A survey of Cayman Islands National Insurance Company customers show the majority of respondents felt the waiting times at the Cayman Islands Hospital’s accident and emergency department and for outpatient services are “not acceptable”.
In the survey of 551 CINICO clients, 65 per cent were dissatisfied with the A&E waiting times, while 58 per cent were unhappy with the amount of time they had to wait for outpatient services.
The results echo the findings of a survey carried out the by Cayman Islands Health Services Authority in 2011 where the majority of those who were asked what could be done to improve services at the hospital responded “more/faster assistance at A&E”.
To help remedy waiting time delays, the hospital launched an urgent care unit – a walk-in unit attached to the accident and emergency department, where patients can receive immediate medical treatment for urgent, but not emergency, cases.
Lizzette Yearwood, chief executive officer of the Health Services Authority, acknowledged that waiting times continue to be an issue at the hospital. But she said the new unit, which had a soft launch on 1 December, would help address the problem.
Ms Yearwood said the hospital did not have any additional staff to man the urgent care unit, but added it would be a system in which a doctor is assigned to the urgent care unit and patients who are considered to be non-emergency, but urgent cases are triaged to that unit.
“They still go to the accident and emergency area and are directed to the relevant area. We have three rooms for urgent care,” she said.
Waiting times at the hospital’s pharmacy have also been of concern to patients, Ms Yearwood said. But this has been addressed by setting up a medicine refill clinic at the government administration building in George Town so civil servants can more easily get prescription refills and not have to wait at the hospital pharmacy, she said. Patients can also get refills at district clinics.
Three quarters of the respondents to the insurance company survey, which was carried out during the summer and the details of which were recently released, said they or an immediate family member had used Cayman Islands Hospital for outpatient procedures in the preceding 12 months. Another 36 per cent of customers who responded self paid for a private doctor or hospital in Cayman for outpatient services.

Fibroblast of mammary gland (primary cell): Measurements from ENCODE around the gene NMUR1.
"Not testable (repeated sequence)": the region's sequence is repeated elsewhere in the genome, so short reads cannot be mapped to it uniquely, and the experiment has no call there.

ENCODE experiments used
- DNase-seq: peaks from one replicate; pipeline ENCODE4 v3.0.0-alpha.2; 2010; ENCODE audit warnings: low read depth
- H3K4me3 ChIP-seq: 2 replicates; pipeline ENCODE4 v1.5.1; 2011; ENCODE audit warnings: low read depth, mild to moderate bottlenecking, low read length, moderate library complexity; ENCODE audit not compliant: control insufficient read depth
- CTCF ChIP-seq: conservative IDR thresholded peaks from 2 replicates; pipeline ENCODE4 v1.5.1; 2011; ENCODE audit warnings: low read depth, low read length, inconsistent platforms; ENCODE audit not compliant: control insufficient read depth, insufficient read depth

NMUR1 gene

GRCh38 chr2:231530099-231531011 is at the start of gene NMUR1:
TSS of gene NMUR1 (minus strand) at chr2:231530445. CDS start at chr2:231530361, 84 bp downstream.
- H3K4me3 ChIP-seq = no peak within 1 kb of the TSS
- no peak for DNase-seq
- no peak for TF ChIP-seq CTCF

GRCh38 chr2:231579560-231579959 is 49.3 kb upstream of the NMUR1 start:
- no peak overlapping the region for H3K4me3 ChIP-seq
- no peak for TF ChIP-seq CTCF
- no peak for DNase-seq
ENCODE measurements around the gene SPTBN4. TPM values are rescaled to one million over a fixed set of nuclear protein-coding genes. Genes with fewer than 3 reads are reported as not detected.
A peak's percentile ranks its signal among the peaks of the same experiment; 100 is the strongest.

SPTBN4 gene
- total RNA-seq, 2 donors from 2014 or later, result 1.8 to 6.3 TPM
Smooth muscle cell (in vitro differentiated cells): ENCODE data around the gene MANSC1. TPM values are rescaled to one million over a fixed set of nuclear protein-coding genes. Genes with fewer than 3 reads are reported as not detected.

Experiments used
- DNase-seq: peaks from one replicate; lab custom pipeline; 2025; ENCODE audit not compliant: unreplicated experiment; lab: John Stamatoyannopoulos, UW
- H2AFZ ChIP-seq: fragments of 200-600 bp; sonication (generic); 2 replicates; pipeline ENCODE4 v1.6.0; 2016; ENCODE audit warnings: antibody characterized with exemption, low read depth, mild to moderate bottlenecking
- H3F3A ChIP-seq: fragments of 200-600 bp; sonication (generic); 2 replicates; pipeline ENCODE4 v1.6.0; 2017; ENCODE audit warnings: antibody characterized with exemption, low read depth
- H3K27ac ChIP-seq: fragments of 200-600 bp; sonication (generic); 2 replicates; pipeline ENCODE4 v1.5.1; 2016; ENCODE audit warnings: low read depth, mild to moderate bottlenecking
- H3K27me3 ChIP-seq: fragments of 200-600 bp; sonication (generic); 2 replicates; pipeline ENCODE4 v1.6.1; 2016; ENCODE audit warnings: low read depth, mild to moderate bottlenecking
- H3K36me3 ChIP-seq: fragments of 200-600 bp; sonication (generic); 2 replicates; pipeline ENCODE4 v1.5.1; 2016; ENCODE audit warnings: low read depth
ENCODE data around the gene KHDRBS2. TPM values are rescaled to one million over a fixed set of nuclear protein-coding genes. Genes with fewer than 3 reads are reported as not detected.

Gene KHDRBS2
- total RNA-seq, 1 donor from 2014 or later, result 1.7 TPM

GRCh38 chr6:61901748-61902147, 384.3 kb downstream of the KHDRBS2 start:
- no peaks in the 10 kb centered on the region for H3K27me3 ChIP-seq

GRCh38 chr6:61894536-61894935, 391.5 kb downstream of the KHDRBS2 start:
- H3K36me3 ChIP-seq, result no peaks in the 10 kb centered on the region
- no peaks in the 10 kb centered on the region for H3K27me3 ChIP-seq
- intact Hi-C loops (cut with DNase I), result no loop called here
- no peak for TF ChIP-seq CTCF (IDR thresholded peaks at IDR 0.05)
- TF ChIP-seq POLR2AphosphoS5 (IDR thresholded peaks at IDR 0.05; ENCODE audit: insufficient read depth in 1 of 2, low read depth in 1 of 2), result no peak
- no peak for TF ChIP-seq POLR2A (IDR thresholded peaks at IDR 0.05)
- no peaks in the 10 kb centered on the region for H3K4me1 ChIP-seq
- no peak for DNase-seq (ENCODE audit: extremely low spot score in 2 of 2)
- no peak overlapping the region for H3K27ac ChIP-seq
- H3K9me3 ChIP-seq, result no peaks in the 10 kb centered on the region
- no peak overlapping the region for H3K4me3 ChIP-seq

Addressing perceptions of CINICO, the survey indicated that the vast majority of respondents – 81 per cent – were either “very or somewhat satisfied” with the insurance company.
Of those who said they were not satisfied with CINICO, the main reasons for their dissatisfaction were a need to include private doctors/private healthcare; the company’s reimbursement policy; and long waiting times for medical services.
Having CINICO coverage made 83 per cent of the respondents feel confident about their health insurance, according to survey results. Nearly 70 per cent felt CINICO provided good value for money and more than half described the insurance company’s staff as “pleasant to deal with”.
A majority – 59 per cent – said they did not know if CINICO treats all members equally, while 34 per cent felt the company failed to show “good attention to detail”. Less than a third of those who responded to the survey believed that CINICO was financially sound, while 59 per cent of the respondents said they did not know whether it was financially sound or not.
Only 17 per cent of respondents felt that the statement “CINICO communicates effectively with its members” suited the company “very well”, while 30 per cent felt that statement described it “somewhat well”. The management structure of the insurance company was revamped last year and the survey was carried out to determine members’ “needs, attitudes and perceptions” to help identify areas for improvement.
According to the survey results and analysis, the research objectives were to understand “perceptions of CINICO overall; experience of interacting with CINICO; HSA perceptions; and reaction to additional CINICO programmes and product ideas”.
Recommendations contained in the report on the survey results stated: “Given that CINICO is seen as having improved and projected to continue to improve, the primary recommendation is to remain on track with the current changes in CINICO”.
More than a third – 38 per cent – felt CINICO had stayed the same over the preceding 12 months, while 34 per cent believed the company had improved and 7 per cent felt it had become worse during that period. Another question in the survey asked if the respondent expected CINICO to improve or get worse over the next 12 months. More than half – 54 per cent – said they expected it to get better, with 23 per cent saying it will stay the same.
The survey indicated that while men are more likely to visit CINICO in person rather than remotely, younger members are more likely to choose remote contact (mail, e-mail and telephone), while women are equally likely to use both methods of contact. The in-person contact was rated as better than the remote contact experience, with 16 per cent rating the in-person communication as negative and 31 per cent rating their remote contact experience as negative. “Interestingly, groups that are more likely to choose remote contact (women, younger members) are also more likely to have negative perceptions of CINICO,” the survey report stated.
Hence, the report found that the areas CINICO needed to improve was the remote contact experience; the way staff respond to requests, show attention to detail and treat all members equally; and CINICO’s management process.
“Making improvements in these areas gives CINICO an opportunity to communicate with members. Effective member communication is not currently seen as a CINICO strength,” the report states.